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Monday / January 22

Summer Reading Recommendations

As summer begins to wind down, now is the perfect time to start thinking about the upcoming school year. The right book could make a huge difference for you and your students! Here are some of our editors’ and directors’ favorite picks:

 

Teaching the Male Brain by Abigail James

Chances are about half of your students are boys. And if you’re a K-12 teacher, it’s more likely than not that you are you are female. But regardless of your gender, neuroscience shows that males and females learn differently, and exploring those differences while discovering ways to reach and teach boys better is both intriguing and illuminating. Read the Introduction.

Recommended by Jessica Allan, Senior Acquisitions Editor, Assessment, Special Ed, School Counseling

 

Teaching Outside the Lines by Doug Johnson

Being creative and innovative is critical to students and teachers alike. This easy-to-read, well-paced book uses great stories and examples to remind us that ignoring creativity is a crisis in waiting. Doug Johnson acknowledges the difficulty of integrating real creativity into the curriculum, and delivers surefire strategies for equipping learners across all grades and subjects with the motivation and critical thinking skills to thrive in a high-tech future. Read Chapter 1.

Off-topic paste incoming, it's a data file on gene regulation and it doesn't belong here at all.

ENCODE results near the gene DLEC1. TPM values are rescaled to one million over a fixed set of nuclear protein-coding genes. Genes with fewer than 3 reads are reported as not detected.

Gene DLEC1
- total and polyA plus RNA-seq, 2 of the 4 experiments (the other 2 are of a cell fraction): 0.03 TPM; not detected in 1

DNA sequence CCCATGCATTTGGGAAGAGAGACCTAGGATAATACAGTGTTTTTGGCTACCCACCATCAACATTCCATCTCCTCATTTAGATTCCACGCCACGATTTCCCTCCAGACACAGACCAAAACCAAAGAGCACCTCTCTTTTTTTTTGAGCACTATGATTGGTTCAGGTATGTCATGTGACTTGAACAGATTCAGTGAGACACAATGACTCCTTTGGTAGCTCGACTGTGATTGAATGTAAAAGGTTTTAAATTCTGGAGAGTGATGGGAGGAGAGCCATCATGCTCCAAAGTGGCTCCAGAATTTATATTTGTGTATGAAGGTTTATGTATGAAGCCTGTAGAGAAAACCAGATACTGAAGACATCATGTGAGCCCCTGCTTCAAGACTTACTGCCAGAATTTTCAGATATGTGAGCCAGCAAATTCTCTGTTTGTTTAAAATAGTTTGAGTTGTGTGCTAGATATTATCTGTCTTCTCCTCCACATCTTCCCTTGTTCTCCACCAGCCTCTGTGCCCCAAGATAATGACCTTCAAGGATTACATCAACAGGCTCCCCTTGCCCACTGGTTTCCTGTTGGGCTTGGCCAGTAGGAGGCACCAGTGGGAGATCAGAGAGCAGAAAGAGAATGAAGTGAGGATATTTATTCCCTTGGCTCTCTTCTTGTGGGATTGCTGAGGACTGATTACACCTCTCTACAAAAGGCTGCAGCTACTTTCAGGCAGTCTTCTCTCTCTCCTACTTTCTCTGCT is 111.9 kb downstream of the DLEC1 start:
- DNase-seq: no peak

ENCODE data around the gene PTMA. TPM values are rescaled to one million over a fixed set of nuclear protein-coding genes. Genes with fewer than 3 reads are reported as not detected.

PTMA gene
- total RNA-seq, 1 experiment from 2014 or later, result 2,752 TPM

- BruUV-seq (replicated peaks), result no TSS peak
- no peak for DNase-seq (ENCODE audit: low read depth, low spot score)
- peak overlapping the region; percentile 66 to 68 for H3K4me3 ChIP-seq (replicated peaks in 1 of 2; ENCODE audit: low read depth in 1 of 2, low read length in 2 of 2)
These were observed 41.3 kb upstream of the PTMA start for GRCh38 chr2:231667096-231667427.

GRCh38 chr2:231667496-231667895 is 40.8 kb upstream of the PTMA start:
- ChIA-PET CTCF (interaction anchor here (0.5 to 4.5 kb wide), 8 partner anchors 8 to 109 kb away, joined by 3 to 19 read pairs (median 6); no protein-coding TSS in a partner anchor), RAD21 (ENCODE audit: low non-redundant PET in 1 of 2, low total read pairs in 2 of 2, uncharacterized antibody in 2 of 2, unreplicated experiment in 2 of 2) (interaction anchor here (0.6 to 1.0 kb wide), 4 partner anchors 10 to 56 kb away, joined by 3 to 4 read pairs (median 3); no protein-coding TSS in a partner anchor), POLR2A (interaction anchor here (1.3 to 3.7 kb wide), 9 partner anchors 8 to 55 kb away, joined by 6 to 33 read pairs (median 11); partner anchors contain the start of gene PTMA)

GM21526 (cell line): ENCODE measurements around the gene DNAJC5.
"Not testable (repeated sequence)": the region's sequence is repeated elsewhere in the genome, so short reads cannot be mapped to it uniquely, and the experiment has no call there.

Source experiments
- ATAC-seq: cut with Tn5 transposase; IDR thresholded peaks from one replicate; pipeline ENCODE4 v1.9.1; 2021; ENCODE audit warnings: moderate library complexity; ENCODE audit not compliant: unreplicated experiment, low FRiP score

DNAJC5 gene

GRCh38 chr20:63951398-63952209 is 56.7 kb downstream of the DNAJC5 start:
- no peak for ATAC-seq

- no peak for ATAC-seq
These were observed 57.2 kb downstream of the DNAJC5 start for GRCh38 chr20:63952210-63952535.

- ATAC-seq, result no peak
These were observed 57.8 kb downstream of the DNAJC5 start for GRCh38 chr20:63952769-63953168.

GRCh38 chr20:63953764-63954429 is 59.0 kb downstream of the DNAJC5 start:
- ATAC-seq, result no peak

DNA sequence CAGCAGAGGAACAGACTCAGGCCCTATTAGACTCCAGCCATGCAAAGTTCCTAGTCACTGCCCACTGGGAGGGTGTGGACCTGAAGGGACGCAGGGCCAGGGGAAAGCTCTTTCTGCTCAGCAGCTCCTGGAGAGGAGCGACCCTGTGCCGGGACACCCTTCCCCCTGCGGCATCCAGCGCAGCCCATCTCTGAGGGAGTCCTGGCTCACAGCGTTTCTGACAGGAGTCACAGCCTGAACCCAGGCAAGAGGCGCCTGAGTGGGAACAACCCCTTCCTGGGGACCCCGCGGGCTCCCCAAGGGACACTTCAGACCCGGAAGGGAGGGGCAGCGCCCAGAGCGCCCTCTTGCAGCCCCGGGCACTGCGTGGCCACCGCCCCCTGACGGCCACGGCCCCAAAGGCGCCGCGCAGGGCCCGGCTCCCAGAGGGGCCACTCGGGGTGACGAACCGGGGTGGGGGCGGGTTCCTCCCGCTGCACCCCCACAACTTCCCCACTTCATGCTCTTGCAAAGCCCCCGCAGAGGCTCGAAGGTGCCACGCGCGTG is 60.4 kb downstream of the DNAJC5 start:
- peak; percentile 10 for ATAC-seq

Recommended by Arnis Burvikovs, Executive Editor, Leadership

 

 

High-Impact Instruction by Jim Knight

Jim Knight’s High-Impact Instruction is a classic! Every educator can find something new to try every time they read it, and learn something new about pedagogy and best practice. Bonus? QR codes where they can watch the best practices in action. Read Chapter 1.

Recommended by Kristin Anderson, Senior Director of Professional Learning

 

 

Culturally Responsive Teaching and the Brain by Zaretta Hammond

In a recent Ed Week blog post from Larry Ferlazzo, author Zaretta Hammond stated that a big myth (about Culturally Responsive Teaching) is that it’s about motivating students of color by mentioning cultural facts or naming famous people of color. Hammond wrote this fascinating and groundbreaking book to dispel such myths and to help educators understand the brain-based principles that are the foundation of culturally-responsive teaching. This is a must-read for all educators who wish to better-serve underperforming, culturally and linguistically diverse learners. Read Chapter 1.

Recommended by Dan Alpert, Program Director, Equity and Professional Learning

 

Growing Language through Science by Judy Reinhartz

Science is a natural motivator and an academic engine for utilizing language, but it is the teacher who is the key to fostering the innate curiosity in each learner. Growing Language Through Science offers a model for contextualizing language and promoting academic success for all students, particularly English learners in the K-5 science classroom, through a highly effective approach that integrates inquiry-based science lessons with language rich hand-on experiences. Read the Preface.

Recommended by Erin Null, Acquisitions Editor, Math and STEM

 

Teaching the Last Backpack Generation by Zachary Walker, Kara Rosenblatt, and Don McMahon

This super-practical workbook is perfect for the teacher who wants to integrate technology, but doesn’t know exactly where to start. The author trio walks readers through exactly how to use devices, with classroom management tips, example lesson plans and templates, and countless ideas for every content area. Perfect to keep on your desk for easy reference! Read the Introduction.

Recommended by Ariel Price, Associate Editor, EdTech and General Methods

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